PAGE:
Mortgage rates at new record low

Mortgage rates somehow found room to drop even lower -- down to another record low.

The benchmark 30-year fixed-rate mortgage fell 7 basis points this week, to 4.88 percent, according to the national survey of large lenders. A basis point is one-hundredth of 1 percentage point.

Mortgage rates for June 9, 2010

This was the third time in four weeks the benchmark 30-year rate has set a record low in Bankrate's weekly survey. The old record, set two weeks ago, was 4.92 percent.

Bankrate began conducting the weekly survey in September 1985. According to data from the National Bureau of Economic Research, it appears mortgage rates haven't been this low since the summer of 1956, when "The King and I," starring Yul Brynner, was a hit movie.

The mortgages in this week's survey had an average total of 0.5 discount and origination points. One year ago, the mortgage index was 5.95 percent (more than a percentage point higher); four weeks ago, it was 5.07 percent.

The benchmark 15-year fixed-rate mortgage fell 3 basis points, to 4.33 percent, also a record in the Bankrate survey. The benchmark 5/1 adjustable-rate mortgage fell 5 basis points, to 4.16 percent.


Weekly national mortgage survey

Results of's June 9, 2010, weekly national survey of large lenders and the effect on monthly payments for a $165,000 loan:

 30-year fixed15-year fixed5-year ARM
This week's rate:4.88%4.33%4.16%
Change from last week:-0.07-0.03-0.05
Monthly payment:$873.69$1,247.95$803.03
Change from last week:-$7.03-$2.52-$4.81

Bad jobs report, great rates

Mortgage rates, already low, stumbled upon the release of the May employment report Friday morning. It showed that the economy added 431,000 jobs in May -- and that 411,000 of those were temporary jobs with the U.S. Census. Hiring managers for private companies practically took the month off. Bond yields fell upon that grim news, and mortgage rates followed.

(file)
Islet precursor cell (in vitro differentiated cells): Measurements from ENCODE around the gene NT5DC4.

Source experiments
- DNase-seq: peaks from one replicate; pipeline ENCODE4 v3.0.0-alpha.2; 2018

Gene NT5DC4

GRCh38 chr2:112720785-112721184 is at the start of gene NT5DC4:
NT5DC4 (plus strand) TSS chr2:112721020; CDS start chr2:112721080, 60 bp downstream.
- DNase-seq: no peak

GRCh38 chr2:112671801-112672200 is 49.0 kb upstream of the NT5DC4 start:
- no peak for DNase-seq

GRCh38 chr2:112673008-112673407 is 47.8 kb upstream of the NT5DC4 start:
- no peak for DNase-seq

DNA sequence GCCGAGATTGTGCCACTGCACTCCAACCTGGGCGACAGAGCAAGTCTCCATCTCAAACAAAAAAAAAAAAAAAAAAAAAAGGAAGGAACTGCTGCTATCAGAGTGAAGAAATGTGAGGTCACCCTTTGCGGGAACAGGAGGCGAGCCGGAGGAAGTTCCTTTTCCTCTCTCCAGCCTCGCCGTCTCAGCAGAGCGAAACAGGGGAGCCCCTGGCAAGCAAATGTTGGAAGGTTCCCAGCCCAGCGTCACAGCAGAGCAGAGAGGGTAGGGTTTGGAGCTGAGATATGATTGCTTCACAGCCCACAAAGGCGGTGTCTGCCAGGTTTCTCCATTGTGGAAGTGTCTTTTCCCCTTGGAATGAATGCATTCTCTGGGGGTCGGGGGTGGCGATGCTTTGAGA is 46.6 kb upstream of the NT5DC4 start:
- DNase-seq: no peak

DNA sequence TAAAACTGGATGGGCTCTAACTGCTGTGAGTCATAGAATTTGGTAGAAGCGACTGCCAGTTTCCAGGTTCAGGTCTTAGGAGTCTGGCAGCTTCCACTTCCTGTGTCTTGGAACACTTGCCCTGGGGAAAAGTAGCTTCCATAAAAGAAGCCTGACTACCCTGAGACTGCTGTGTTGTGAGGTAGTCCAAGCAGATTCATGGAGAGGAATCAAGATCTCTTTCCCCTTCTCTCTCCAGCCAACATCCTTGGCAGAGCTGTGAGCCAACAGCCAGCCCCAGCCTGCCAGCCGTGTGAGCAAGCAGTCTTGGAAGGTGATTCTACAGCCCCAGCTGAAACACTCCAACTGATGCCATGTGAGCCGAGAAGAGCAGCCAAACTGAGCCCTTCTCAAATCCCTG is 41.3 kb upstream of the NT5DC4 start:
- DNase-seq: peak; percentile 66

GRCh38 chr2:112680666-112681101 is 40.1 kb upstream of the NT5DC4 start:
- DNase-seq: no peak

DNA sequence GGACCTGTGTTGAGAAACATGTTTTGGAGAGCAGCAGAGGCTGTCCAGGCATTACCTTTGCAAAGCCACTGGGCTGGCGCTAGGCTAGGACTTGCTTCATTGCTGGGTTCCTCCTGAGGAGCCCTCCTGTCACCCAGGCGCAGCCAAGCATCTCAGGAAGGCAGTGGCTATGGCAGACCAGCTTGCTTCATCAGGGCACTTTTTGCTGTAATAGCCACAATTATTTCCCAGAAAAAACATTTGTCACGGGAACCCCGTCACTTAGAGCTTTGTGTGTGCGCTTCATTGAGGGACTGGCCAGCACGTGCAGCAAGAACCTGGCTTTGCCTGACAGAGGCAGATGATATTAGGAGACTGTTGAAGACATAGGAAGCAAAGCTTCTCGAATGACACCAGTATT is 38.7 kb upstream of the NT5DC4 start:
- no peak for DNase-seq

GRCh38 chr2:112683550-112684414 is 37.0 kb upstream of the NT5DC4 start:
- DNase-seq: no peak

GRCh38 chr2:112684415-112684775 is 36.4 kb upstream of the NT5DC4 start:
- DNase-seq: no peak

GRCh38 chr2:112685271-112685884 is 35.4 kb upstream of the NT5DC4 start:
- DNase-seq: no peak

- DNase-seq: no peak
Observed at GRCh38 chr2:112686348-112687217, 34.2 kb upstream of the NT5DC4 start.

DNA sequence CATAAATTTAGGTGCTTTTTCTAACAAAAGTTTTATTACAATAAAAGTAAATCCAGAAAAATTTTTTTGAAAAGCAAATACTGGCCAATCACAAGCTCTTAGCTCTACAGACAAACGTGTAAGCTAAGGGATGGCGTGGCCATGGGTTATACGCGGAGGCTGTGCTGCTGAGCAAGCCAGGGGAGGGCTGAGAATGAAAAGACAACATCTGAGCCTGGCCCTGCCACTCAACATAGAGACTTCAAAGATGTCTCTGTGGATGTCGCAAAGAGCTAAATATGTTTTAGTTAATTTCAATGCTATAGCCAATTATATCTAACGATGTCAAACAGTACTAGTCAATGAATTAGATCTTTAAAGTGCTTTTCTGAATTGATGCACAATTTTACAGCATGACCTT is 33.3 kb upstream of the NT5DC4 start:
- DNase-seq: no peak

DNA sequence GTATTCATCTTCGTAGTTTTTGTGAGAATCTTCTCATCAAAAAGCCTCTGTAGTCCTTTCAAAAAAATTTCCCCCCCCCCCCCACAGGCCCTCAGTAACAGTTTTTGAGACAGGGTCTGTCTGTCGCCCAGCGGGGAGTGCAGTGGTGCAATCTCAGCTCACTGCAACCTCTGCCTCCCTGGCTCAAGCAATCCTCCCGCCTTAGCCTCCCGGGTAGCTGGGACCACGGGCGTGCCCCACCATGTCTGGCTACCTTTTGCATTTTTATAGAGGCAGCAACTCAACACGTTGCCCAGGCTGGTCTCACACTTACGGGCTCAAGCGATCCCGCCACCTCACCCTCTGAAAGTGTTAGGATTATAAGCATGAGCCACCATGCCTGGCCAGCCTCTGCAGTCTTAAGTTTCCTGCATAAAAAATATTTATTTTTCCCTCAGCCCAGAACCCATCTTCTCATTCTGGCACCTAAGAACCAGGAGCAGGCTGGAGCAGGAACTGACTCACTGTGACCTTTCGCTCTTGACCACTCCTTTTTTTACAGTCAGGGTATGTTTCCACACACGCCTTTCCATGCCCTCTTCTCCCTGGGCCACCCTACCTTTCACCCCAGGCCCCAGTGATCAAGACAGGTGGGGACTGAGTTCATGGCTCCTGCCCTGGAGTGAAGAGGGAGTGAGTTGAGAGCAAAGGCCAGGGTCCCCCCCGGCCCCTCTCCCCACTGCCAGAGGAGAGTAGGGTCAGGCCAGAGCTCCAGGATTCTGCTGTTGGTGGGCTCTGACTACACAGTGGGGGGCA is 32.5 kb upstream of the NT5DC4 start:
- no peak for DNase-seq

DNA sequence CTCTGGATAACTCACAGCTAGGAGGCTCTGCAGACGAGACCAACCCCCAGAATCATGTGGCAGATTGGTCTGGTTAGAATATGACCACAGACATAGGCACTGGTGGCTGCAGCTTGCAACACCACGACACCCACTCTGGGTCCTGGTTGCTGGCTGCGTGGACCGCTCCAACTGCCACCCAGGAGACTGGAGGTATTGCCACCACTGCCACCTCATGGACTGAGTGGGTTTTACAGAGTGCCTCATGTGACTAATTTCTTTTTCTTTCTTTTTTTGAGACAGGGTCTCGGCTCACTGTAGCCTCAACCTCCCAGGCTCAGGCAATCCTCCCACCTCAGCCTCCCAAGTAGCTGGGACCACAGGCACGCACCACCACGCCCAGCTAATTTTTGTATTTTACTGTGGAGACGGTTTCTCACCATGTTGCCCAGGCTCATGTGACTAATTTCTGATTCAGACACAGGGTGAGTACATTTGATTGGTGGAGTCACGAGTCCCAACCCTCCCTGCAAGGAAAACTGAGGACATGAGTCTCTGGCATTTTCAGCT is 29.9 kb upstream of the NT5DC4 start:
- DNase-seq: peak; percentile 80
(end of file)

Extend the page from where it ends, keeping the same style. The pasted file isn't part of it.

If you gathered all the people who are qualified and able to refinance their mortgages, and then gathered all the people who already have refinanced their mortgages, the two groups would be almost identical. There are a few people -- not a lot -- who could benefit by refinancing and are able to do so, but haven't.

"Eighty percent of the country has refinanced," says Marc Demetriou, mortgage consultant for Residential Home Funding Corp.'s office in Bloomingdale, N.J.

Most of these home loans have been classic rate-and-term refinancing, but other refis are driven by divorces and the desire to consolidate debts.

Longer lock on refis

Demetriou says today's refinancers should ask their lenders: "How many days is it going to take to close the loan, and how many days are you locking me for?"

With luck and string-pulling, Demetriou says he can close a loan in as little as 15 days after application. Most of his customers close within 26 days, he says.

Closing less than a month after application isn't typical right now. With many refinances filling up the mortgage pipeline, most lenders are advising customers to lock their low rates for 45 or 60 days. If the process is glitch-free -- and that's a big "if" -- a wage-earner's refi should be able to close within 45 days, in most cases.

Paul Anastos, president of Mortgage Master, a lender based in Walpole, Mass., has two bits of advice for today's refinancers:

First, "make sure you get the deal that you were promised upfront, when you were talking to the loan officer," he says. Read the disclosures and ask questions if you're confused.

Anastos' second piece of advice: "Be cognizant of the fact that a lot more documentation's required now," he says. Because of the losses that lenders incurred in the housing meltdown, "they're certainly looking for far more supporting documentation than they did in the past."


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